Monday, March 5, 2012

Research Paper on Billy Budd

Research Paper on Billy Budd

Any analysis seeking to understand the intricacies of Captain Vere's death, must first display an adequate understanding of the noble Captain's life, and the elements of his person from which a conflicted passing may arise. It is important to first note the life Captain Vere lead. He was regarded by all as a just and noble man, abundant in all the qualities of leadership, personality, and humility that draw persons to their leader. He was also very unique in possessing and projecting onto those around him a sort of dreamy persona as dictated by his nickname "Starry Vere." (Perkins 1634)

In fact, Vere's dominant good qualities set him as a character parallel to Billy Budd himself, as opposed to the antagonistic Claggart. Herein Mehlville sets the stage for unforeseen conflict, as it is Vere, Budd's counterpart in kindness and good nature that is ultimately faced with the difficult task of clinging to the principles that have always guided his life and ordering the death of his finest man. __________________________________________________________


It is the marriage of Vere's straightforward, fair leadership, and his compassion and personal attachment to Billy Budd that births the mortal conflict that manifests itself in Vere's dying words as Billy Budd's name is repeated over and over. In the Holy Bible, the Angel Rafael tells the boy Tobias, "Do that which is right and no harm shall come to thee." The honorable Captain vere can likely be found living in close accord with this principle as described by his treatment of subordinates, peers, and in his fair practices. In dealings with disciplinary and corrective actions on his ship, Vere is noted as "never tolerating an infraction of discipline." Sadly enough, it is this same righteous and admirable principle that undoubtedly forces Vere's hand in Blly's death.

Understanding Vere's upright practices and life add up to a significant wealth of information in light of why he was forced to reluctantly put Billy Budd to death. However, to understand from whence was birthed the conflict in Vere's death, it is necessary to couple this information with his appreciation of, and potentially love for Billy Budd as a sailor and a man. One line best encapsulates his feelings regarding Billy as he comments on his difficult, yet ordered actions following Claggart's death. Captain Vere speaks volumes of Billy Budd when he says, "struck by an angel of God! Yet the angel must hang!" (Perkins 1657)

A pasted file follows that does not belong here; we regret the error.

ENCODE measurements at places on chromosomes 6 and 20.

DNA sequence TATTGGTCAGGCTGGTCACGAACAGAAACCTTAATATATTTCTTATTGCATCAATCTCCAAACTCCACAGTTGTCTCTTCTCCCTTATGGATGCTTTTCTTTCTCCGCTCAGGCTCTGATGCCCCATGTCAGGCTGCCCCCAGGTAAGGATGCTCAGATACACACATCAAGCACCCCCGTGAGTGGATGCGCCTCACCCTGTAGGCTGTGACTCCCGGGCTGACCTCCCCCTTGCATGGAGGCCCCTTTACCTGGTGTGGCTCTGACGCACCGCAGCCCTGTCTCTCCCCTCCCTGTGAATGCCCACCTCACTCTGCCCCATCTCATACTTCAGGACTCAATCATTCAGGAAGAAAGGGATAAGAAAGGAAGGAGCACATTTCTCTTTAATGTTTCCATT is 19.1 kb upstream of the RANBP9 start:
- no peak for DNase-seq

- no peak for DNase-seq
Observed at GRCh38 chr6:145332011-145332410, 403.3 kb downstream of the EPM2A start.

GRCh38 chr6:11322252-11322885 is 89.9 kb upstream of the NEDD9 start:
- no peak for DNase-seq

This profound statement simultaneously addresses Vere's feelings about Budd in addition to the action he must take despite these feelings and his observation of Budd's somewhat innocence and inherent goodness. As the text goes on to illustrate through Budd's saint-like, almost angelic passing, and the crew's congregational repetition of Budd's dying words, he clearly passed on to the next world in a state of peace with himself, his actions, the crew, Captain Vere, and his soul. In fact, Budd's famous line, "God bless Captain Vere" (Perkins 1669) directly expresses his state of peace regarding Captain Vere and the tough decision he makes.

It is my sincere belief that Vere's repeating Billy Budd's name reflects a similar parting view of this climactic crossroads that both gentlemen faced in their lives. Though the incident ultimately precipitated Budd's death, Vere's dying words illustrate the lasting effect of the events that transpired concerning Billy Budd and the undeniable challenge presented to Vere. As included in the piece, Vere feels no remorse with regard to his decision. However, it is clear that in his dying moments he is contemplative with and somewhat troubled by the ends to which his strick adherence to laws and codes guided him. As evidenced by Captain Vere's vague utterances of Budd's name, in contrast to Billy Budd's statement of closure, in passing Vere struggles with the finality of his decision and the condemnation that accompanied his decision to do what was technically right. On his dying lips is the conflict that results from not bending the rules the one time he knew he probably should have in an effort to save the worthiest vessel of all. __________________________________________________________
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